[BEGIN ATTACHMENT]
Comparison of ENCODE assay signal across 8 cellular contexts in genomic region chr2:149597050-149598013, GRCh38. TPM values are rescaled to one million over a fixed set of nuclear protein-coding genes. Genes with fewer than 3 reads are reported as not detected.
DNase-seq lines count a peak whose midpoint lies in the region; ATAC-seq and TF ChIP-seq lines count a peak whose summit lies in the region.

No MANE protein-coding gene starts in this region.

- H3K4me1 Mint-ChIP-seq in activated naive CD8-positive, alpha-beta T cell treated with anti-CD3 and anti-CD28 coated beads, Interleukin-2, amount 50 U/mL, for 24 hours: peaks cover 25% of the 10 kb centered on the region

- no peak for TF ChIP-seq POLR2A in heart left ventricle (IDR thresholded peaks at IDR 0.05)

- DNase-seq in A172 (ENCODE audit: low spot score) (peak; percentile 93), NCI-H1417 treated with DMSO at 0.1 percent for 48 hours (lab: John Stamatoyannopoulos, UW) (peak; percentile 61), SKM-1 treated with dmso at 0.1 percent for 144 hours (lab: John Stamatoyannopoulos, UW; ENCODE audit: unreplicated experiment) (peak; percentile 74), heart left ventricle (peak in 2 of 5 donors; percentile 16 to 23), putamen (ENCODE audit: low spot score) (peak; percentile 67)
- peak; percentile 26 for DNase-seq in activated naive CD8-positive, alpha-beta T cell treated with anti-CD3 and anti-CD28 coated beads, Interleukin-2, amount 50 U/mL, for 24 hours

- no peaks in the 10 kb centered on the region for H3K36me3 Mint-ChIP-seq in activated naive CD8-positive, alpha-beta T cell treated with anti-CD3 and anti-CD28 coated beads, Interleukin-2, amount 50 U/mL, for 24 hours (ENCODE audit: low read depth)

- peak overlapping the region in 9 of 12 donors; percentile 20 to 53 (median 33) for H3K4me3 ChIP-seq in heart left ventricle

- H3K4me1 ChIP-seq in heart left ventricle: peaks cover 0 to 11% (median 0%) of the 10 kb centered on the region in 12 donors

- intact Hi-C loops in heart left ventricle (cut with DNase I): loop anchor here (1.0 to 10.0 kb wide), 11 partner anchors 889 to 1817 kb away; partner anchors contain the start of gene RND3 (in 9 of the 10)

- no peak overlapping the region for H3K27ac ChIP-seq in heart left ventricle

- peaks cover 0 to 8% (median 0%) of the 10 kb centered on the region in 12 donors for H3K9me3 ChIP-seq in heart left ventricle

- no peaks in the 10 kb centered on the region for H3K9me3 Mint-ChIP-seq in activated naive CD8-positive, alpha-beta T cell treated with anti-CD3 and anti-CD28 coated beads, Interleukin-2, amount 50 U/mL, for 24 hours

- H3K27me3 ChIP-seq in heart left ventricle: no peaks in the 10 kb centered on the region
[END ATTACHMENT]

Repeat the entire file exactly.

Comparison of ENCODE assay signal across 8 cellular contexts in genomic region chr2:149597050-149598013, GRCh38. TPM values are rescaled to one million over a fixed set of nuclear protein-coding genes. Genes with fewer than 3 reads are reported as not detected.
DNase-seq lines count a peak whose midpoint lies in the region; ATAC-seq and TF ChIP-seq lines count a peak whose summit lies in the region.

No MANE protein-coding gene starts in this region.

- H3K4me1 Mint-ChIP-seq in activated naive CD8-positive, alpha-beta T cell treated with anti-CD3 and anti-CD28 coated beads, Interleukin-2, amount 50 U/mL, for 24 hours: peaks cover 25% of the 10 kb centered on the region

- no peak for TF ChIP-seq POLR2A in heart left ventricle (IDR thresholded peaks at IDR 0.05)

- DNase-seq in A172 (ENCODE audit: low spot score) (peak; percentile 93), NCI-H1417 treated with DMSO at 0.1 percent for 48 hours (lab: John Stamatoyannopoulos, UW) (peak; percentile 61), SKM-1 treated with dmso at 0.1 percent for 144 hours (lab: John Stamatoyannopoulos, UW; ENCODE audit: unreplicated experiment) (peak; percentile 74), heart left ventricle (peak in 2 of 5 donors; percentile 16 to 23), putamen (ENCODE audit: low spot score) (peak; percentile 67)
- peak; percentile 26 for DNase-seq in activated naive CD8-positive, alpha-beta T cell treated with anti-CD3 and anti-CD28 coated beads, Interleukin-2, amount 50 U/mL, for 24 hours

- no peaks in the 10 kb centered on the region for H3K36me3 Mint-ChIP-seq in activated naive CD8-positive, alpha-beta T cell treated with anti-CD3 and anti-CD28 coated beads, Interleukin-2, amount 50 U/mL, for 24 hours (ENCODE audit: low read depth)

- peak overlapping the region in 9 of 12 donors; percentile 20 to 53 (median 33) for H3K4me3 ChIP-seq in heart left ventricle

- H3K4me1 ChIP-seq in heart left ventricle: peaks cover 0 to 11% (median 0%) of the 10 kb centered on the region in 12 donors

- intact Hi-C loops in heart left ventricle (cut with DNase I): loop anchor here (1.0 to 10.0 kb wide), 11 partner anchors 889 to 1817 kb away; partner anchors contain the start of gene RND3 (in 9 of the 10)

- no peak overlapping the region for H3K27ac ChIP-seq in heart left ventricle

- peaks cover 0 to 8% (median 0%) of the 10 kb centered on the region in 12 donors for H3K9me3 ChIP-seq in heart left ventricle

- no peaks in the 10 kb centered on the region for H3K9me3 Mint-ChIP-seq in activated naive CD8-positive, alpha-beta T cell treated with anti-CD3 and anti-CD28 coated beads, Interleukin-2, amount 50 U/mL, for 24 hours

- H3K27me3 ChIP-seq in heart left ventricle: no peaks in the 10 kb centered on the region